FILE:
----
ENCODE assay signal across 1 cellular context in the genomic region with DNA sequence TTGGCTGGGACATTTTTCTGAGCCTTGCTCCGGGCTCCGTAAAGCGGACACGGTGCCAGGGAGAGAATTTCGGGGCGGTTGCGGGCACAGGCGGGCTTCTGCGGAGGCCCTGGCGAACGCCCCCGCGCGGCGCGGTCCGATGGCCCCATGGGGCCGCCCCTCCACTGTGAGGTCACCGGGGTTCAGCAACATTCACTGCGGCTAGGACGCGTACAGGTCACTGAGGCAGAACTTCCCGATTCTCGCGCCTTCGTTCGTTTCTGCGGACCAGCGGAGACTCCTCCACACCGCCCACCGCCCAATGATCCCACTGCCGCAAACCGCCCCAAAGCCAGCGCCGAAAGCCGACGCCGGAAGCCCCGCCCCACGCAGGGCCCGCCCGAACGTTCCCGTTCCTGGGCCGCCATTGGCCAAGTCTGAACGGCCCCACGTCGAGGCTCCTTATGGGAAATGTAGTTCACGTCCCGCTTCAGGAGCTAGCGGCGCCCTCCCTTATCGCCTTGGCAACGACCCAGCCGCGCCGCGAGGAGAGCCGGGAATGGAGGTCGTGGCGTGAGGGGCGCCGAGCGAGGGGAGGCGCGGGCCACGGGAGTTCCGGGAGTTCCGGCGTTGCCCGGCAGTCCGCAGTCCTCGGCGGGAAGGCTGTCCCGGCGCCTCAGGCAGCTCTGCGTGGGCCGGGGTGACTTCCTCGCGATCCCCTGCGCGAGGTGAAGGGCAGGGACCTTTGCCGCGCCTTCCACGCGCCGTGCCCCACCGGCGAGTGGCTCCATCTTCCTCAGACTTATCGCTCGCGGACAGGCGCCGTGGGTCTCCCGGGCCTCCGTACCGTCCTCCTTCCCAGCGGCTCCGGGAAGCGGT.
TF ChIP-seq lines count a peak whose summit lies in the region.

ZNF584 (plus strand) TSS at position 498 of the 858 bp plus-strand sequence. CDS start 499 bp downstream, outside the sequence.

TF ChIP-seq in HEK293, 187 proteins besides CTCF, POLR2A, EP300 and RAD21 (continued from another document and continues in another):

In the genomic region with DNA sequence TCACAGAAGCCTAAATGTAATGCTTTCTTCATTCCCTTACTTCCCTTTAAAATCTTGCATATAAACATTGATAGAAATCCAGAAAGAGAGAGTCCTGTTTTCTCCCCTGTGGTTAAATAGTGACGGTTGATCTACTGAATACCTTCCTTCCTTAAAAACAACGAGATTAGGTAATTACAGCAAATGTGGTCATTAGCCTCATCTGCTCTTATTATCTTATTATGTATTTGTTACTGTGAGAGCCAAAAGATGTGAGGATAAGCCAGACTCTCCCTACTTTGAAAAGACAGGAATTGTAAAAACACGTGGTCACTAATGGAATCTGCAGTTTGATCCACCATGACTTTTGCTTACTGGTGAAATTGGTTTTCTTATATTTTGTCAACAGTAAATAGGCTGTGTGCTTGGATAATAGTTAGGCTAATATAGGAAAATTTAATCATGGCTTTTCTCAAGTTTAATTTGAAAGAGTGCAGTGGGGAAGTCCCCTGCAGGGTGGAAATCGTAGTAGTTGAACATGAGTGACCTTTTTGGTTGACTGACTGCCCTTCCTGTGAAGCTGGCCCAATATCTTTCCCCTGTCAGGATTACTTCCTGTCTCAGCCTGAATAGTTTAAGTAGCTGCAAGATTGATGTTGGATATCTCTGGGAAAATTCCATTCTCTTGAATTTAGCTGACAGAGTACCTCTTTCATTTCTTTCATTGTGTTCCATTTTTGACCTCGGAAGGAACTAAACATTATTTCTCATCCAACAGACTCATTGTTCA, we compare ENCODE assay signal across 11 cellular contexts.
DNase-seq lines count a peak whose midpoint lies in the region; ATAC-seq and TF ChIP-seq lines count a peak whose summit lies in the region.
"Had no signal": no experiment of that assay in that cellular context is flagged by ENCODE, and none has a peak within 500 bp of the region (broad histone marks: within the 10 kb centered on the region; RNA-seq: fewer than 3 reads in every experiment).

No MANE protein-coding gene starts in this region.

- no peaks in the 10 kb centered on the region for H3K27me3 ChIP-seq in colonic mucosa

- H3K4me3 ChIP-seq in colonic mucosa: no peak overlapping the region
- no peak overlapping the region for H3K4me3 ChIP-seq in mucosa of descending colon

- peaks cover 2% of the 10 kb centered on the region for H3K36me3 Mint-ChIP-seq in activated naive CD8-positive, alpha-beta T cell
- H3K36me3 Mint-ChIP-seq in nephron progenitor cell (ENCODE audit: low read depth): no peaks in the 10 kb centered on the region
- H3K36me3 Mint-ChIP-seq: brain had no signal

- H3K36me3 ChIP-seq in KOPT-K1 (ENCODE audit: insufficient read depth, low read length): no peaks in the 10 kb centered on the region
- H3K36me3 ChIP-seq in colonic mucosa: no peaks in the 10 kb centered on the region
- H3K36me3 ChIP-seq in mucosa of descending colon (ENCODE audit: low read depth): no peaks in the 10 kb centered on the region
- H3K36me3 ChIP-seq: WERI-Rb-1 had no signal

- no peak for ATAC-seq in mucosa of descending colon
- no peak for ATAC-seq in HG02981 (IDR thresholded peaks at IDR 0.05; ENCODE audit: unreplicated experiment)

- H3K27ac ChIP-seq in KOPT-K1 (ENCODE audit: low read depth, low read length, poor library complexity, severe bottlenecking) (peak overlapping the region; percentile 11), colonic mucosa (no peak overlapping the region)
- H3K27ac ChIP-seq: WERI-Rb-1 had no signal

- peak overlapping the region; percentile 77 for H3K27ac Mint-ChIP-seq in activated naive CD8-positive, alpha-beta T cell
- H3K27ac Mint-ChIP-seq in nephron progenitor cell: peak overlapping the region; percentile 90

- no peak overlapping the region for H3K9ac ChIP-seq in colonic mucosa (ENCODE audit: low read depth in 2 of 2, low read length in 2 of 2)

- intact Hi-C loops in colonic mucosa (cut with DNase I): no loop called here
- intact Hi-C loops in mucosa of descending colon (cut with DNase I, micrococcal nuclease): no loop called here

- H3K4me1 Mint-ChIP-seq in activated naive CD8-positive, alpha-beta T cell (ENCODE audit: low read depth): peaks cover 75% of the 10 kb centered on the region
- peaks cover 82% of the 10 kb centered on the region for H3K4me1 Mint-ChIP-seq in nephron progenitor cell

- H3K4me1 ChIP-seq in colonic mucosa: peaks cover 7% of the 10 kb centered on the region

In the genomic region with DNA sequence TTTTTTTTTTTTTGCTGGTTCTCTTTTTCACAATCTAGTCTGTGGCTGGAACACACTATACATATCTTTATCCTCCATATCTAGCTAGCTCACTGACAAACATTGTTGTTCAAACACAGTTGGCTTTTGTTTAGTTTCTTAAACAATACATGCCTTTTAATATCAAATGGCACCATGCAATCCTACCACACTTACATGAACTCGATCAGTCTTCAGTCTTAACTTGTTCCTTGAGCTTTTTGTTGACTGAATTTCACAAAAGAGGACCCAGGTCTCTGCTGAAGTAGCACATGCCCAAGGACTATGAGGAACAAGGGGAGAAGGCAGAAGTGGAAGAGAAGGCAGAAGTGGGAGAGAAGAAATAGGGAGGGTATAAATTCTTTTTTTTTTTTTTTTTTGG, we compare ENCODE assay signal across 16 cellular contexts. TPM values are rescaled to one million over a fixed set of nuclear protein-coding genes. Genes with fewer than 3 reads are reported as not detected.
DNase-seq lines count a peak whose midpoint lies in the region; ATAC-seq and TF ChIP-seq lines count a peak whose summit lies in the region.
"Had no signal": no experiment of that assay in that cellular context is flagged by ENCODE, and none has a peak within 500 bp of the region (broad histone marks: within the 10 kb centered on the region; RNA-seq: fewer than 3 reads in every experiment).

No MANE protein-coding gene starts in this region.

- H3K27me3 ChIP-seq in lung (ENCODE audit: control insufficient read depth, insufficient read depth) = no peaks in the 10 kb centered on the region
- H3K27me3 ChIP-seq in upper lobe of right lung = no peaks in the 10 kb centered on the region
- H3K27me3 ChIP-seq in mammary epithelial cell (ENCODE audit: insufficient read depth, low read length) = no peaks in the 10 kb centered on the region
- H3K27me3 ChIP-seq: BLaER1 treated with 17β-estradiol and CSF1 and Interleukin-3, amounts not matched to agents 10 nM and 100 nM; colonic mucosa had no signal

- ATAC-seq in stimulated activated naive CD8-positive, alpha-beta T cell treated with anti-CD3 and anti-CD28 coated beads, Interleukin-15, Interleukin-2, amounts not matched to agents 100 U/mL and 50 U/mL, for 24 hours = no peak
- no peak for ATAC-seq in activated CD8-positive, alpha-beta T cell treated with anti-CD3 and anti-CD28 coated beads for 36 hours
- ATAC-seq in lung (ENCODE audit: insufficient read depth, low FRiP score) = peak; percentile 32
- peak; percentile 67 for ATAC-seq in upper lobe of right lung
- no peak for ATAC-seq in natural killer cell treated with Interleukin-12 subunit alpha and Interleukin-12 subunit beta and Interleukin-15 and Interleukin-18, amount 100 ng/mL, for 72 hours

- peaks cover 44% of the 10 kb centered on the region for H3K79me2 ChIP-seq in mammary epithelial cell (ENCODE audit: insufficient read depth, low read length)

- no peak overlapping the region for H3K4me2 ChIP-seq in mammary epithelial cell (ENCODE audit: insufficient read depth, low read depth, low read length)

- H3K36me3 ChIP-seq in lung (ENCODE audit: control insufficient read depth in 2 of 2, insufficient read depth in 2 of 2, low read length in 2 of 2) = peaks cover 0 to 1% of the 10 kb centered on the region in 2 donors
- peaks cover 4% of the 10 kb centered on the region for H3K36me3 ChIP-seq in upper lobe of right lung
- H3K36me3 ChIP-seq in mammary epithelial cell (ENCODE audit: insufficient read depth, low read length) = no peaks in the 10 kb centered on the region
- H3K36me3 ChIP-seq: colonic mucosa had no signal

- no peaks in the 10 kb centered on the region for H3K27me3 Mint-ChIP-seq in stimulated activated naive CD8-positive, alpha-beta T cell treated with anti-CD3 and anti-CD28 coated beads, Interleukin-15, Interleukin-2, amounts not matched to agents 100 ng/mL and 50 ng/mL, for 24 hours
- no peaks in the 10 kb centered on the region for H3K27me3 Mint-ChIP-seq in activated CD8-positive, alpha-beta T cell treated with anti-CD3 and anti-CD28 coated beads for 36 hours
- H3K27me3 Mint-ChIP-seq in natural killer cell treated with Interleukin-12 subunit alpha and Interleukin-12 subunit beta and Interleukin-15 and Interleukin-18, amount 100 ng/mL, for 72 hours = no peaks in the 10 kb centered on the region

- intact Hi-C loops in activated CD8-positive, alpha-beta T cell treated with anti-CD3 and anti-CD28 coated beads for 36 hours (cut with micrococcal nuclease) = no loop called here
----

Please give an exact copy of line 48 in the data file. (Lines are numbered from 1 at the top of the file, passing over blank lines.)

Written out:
- H3K36me3 ChIP-seq in mammary epithelial cell (ENCODE audit: insufficient read depth, low read length) = no peaks in the 10 kb centered on the region